george grombacher 0:00
My left leg This is George G. And the time is right. welcome today’s guest strong, powerful. Laurie Lewis. Laurie, are you ready to do this?
Laurie Lewis 0:08
I’m ready. Let’s go.
george grombacher 0:10
Let’s go. Laurie is an intermittent, intermittent fasting coach and author. She’s a certified health coach, helping others to lose weight and feel better. Lori, I’m excited to have you on tell us a little about your personal lives more about your work and why you do what you do.
Laurie Lewis 0:27
Well, seven years ago, I was not in good shape. I feel like perimenopause and menopause pushed me down a dark hole. And if for any man who’s listening right now, and you’re like, well, this conversation isn’t for me. Guys, guys, every guy knows a woman. And every woman is gonna go through this. So it affects us hormonally, emotionally, physically. I mean, I was a hurtin pop. And if we wind the clock even further back in my early 40s, mid 40s, I felt amazing. I was fit and strong I was, I felt like I was at the top of my game running marathons, healthy eater for 20 years. And again, perimenopause, and menopause, hit me hard in all the possible ways. And then suddenly, I went into menopause and gained 50 pounds. So every part of me ached, I had brain fog and memory loss, and it was just, you know, hurt and pop. And the thing that was the hardest was, mentally, I felt like I needed to surrender to or succumb to some belief, which was, oh, maybe it really does. Maybe it really is all downhill from here. Maybe it does get worse and worse, until lights out. But somewhere, I mean, I was despondent, but somewhere, I was like, No. And so it certainly, you know, we all want to look good in our clothes, and you know, feel our best. But for me, it was really a survival feeling of, I’ve got to figure out how I can feel better. And one night, I was home in Colorado, where I grew up visiting my mom, and I googled the same thing I always have, you know, help me menopausal, hormonal, whatever struggling want to feel better. and up popped these words, intermittent fasting, which is basically eating in an eating window, eating in a constrained amount of time, taking the 24 hour day and dividing it however you please, between the fasting hours and the eating window. And I stayed up all night and read about it. I was familiar with, like long term therapeutic fasting, but I never knew you could implement it daily practice. Kind of like sleep. And so I started that very same day. And that was six years ago. And here I sit, I’m a I’m 60 years old. My biological age is 40. I have no more aches and pains. I lost the 50 pounds, I’m on no medication. And every aspect of my health is optimized, and I actually feel better and better every day. And then to top it all off, I get to help other people do the same, which I mean, I’m living the dream.
george grombacher 3:27
super powerful. Well, I’m I’m really, really glad that you didn’t just resign yourself to the way that you were feeling.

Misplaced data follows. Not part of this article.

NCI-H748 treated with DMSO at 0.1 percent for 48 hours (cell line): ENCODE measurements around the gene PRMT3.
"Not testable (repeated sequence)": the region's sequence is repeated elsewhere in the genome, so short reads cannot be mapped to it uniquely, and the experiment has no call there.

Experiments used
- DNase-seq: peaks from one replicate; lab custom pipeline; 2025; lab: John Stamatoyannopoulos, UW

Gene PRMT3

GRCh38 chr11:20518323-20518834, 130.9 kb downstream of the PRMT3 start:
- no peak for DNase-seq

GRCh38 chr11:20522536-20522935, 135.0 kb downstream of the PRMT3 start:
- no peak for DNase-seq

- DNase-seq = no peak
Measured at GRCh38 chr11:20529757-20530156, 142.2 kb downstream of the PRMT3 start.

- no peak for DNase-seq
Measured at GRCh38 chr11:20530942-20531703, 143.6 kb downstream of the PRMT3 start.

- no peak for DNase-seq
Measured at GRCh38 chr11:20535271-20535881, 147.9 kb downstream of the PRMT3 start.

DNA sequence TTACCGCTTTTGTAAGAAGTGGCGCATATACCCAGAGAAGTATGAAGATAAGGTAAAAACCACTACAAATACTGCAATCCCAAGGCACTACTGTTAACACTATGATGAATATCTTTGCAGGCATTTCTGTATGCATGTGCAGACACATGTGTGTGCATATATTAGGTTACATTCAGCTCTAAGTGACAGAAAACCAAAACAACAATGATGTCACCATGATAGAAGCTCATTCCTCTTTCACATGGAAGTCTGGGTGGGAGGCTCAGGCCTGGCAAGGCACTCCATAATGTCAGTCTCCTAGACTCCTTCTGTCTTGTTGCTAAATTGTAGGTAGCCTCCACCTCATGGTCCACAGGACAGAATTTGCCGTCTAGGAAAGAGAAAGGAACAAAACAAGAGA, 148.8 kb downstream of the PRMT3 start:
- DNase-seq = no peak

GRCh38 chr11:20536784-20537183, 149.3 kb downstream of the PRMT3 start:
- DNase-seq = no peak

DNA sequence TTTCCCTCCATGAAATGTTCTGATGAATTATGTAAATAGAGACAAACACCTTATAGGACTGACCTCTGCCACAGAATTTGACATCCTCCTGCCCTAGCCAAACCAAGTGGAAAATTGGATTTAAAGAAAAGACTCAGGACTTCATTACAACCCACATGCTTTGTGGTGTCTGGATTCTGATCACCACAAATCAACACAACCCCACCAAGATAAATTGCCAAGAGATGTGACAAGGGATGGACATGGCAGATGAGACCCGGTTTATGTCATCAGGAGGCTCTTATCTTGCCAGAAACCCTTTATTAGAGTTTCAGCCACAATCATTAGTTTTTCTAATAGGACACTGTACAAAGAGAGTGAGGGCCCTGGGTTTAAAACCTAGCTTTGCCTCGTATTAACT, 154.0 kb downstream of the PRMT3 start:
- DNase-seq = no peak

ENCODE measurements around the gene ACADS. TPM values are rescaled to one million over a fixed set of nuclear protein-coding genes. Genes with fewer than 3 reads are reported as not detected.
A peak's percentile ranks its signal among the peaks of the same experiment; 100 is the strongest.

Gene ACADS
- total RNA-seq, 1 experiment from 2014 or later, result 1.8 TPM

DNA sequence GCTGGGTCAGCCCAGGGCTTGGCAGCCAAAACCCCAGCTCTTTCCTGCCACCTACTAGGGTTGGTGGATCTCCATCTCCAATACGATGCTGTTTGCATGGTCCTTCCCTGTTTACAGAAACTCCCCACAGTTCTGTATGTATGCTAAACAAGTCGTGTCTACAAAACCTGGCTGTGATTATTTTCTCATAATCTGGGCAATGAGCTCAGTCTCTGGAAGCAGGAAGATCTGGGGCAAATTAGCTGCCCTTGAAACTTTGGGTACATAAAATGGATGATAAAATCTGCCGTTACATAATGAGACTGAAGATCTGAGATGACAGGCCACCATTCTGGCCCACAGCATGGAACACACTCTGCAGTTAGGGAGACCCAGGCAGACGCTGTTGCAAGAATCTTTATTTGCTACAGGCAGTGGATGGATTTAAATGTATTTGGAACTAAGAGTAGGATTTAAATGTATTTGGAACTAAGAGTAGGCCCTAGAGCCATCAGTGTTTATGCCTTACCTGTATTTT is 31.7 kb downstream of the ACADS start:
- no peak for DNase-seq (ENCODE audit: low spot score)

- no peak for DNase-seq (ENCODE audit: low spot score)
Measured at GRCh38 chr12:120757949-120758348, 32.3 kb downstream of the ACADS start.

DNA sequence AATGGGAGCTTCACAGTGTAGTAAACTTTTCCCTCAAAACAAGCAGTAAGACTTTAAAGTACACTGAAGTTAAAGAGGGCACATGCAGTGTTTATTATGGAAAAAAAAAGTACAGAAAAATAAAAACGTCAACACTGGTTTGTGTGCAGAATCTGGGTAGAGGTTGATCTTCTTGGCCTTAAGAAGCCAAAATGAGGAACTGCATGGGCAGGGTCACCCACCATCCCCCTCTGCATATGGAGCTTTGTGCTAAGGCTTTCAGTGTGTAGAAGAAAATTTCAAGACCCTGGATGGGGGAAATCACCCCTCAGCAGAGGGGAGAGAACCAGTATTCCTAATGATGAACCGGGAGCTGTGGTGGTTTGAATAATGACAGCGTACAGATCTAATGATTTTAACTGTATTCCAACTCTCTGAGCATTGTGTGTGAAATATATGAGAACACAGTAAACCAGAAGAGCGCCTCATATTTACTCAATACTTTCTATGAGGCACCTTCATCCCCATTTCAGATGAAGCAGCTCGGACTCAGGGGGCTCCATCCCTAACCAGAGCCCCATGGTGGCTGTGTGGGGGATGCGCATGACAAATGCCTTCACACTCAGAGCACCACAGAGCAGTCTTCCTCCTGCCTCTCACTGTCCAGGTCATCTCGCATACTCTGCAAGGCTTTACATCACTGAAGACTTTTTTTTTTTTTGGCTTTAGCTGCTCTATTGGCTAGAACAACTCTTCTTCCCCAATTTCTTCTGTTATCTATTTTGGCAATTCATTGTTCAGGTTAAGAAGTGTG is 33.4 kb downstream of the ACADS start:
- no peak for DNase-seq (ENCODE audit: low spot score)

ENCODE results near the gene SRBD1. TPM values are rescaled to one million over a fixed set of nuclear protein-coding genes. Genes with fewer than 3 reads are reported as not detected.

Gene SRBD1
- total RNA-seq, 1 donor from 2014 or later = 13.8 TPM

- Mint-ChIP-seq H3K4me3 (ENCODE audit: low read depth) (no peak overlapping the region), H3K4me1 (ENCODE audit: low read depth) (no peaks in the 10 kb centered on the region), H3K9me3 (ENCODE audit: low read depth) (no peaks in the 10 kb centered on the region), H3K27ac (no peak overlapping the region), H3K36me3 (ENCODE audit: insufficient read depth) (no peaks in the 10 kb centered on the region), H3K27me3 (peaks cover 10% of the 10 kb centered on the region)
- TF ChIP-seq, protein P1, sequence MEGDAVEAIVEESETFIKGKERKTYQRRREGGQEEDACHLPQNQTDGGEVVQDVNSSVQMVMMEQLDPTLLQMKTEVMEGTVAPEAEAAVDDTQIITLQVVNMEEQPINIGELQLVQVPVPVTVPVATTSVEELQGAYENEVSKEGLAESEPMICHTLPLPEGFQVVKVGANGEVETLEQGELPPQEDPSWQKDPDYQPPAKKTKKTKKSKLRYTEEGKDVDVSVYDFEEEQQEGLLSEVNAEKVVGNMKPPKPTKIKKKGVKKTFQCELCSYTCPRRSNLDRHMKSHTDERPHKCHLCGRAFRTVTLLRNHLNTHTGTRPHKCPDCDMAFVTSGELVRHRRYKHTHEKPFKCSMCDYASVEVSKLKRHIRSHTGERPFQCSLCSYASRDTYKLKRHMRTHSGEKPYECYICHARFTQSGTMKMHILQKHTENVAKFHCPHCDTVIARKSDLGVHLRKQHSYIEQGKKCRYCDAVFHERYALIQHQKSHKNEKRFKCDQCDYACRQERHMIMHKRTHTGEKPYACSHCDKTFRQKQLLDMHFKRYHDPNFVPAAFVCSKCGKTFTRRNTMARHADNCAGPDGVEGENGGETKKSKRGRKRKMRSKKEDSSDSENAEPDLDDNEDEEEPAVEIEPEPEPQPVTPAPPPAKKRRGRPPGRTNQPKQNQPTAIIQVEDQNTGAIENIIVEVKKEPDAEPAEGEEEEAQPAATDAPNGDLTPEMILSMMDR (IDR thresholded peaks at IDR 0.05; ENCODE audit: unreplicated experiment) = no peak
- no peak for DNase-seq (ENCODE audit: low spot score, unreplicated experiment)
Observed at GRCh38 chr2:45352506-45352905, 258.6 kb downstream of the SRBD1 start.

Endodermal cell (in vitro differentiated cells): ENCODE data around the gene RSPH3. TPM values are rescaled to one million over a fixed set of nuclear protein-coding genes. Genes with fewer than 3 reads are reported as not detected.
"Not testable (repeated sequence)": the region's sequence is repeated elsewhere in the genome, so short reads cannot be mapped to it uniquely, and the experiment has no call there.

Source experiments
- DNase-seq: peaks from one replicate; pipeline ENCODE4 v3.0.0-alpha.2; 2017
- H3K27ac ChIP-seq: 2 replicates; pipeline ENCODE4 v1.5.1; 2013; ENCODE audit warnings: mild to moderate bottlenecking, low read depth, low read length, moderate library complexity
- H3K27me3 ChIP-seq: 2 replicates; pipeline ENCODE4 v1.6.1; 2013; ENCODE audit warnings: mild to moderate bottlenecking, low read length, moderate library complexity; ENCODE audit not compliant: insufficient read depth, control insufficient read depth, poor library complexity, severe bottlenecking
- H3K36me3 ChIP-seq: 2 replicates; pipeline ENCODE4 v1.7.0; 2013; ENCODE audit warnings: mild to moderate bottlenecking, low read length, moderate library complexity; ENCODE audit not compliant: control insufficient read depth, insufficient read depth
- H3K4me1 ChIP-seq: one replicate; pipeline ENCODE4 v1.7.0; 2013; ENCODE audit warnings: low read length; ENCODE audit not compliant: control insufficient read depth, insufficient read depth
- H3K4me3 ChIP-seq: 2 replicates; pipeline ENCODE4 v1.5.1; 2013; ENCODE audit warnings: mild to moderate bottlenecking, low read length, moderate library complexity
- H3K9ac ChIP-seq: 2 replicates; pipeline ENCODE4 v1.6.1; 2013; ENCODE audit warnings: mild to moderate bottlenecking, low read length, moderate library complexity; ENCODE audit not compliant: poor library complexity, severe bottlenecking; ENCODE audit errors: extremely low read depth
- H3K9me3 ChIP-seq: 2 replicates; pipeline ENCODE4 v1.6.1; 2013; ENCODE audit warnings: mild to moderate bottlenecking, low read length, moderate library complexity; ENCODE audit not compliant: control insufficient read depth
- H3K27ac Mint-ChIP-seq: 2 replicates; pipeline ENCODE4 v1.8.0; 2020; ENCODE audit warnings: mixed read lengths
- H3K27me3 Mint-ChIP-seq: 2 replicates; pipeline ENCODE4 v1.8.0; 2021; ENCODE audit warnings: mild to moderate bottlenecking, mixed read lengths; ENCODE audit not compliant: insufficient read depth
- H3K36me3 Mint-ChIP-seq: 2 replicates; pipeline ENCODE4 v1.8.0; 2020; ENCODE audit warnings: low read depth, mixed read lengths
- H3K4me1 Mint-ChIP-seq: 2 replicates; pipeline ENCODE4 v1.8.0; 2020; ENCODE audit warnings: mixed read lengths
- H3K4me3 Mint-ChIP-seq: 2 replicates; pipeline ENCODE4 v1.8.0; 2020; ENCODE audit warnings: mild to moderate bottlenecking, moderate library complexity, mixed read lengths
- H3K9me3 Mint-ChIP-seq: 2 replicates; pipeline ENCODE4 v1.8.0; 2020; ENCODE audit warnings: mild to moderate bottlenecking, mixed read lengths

Laurie Lewis 3:34
I couldn’t. I’m really grateful that the answer came. And and I like to say, George, you know, what is the most counterintuitive way to have more energy. And that is to stop eating for right now. Fast, clean drink, plain unflavored water, maybe a black coffee, and wait until later to eat and figure out for yourself. What is the best ideal eating window for you your physiology, your goals, your fitness, your lifestyle, your family, your job, you figure out that eating window, and everybody who finds that sweet spot for themselves of fasting clean and having an eating window will have a brighter, more prolonged, higher energy. And I don’t know about you, but every buddy I talked to wants to feel better and what they say the way they say they want to feel better is to have more energy. So wait until later to eat.
george grombacher 4:41
super powerful. I’m going to ask you a personal question. You can choose to answer it or not. What is your what is your current weight? 50 pounds is a lot.
Laurie Lewis 4:51
Yeah. You know, that’s interesting. I could choose to answer that or not. There are a lot of questions that one of the reasons I hesitate. I have to answer not because it’s personal, because I tell anybody anything. But because either in our society or human nature, we have we, our brains, our comparison machines, and so we push ourselves. If we think that someone’s an expert or someone’s a guru, we think that we should do what they do. And it’s just a big comparison game. And what I’m all about in my coaching is total customization tuning in to what’s right, for each individual, which has nothing to do with me. So I’m five, three, and whatever a normal range of weight is for a woman as five, three, that’s what I weigh. And, yeah, I mean, it’s I told the truth of my driver’s license. I don’t want to say it here, because I want each individual to discover that your body is the boss. And if we can, through fasting, discern, you know, have this beautiful reverence and relationship and communion with our body. That’s, that’s a beautiful way to live. And so whatever the number on the scale is, it’s kind of a range rather than a one number. And wherever people feel strong and bright and flexible and good in their clothes, and your doctors happy because your numbers are good. That’s what we’re after.
george grombacher 6:30
Yeah, amen. I totally agree. It’s just, it was just super impressed. That’s like,
Laurie Lewis 6:36
half half your body. Yeah, that’s right. Yeah.
george grombacher 6:40
It’s a substantial amount. So you, you stay up all night, you learn all about intermittent fasting and you say, Okay, I will do try anything to start feeling better to snap out of this funk. Yes, there’s a lot more that goes into it. So I’m oversimplifying
Laurie Lewis 6:57
things, just like that. It was That’s it? Did you start feeling better
george grombacher 7:01
immediately as you were losing weight you felt better all of it.
Laurie Lewis 7:06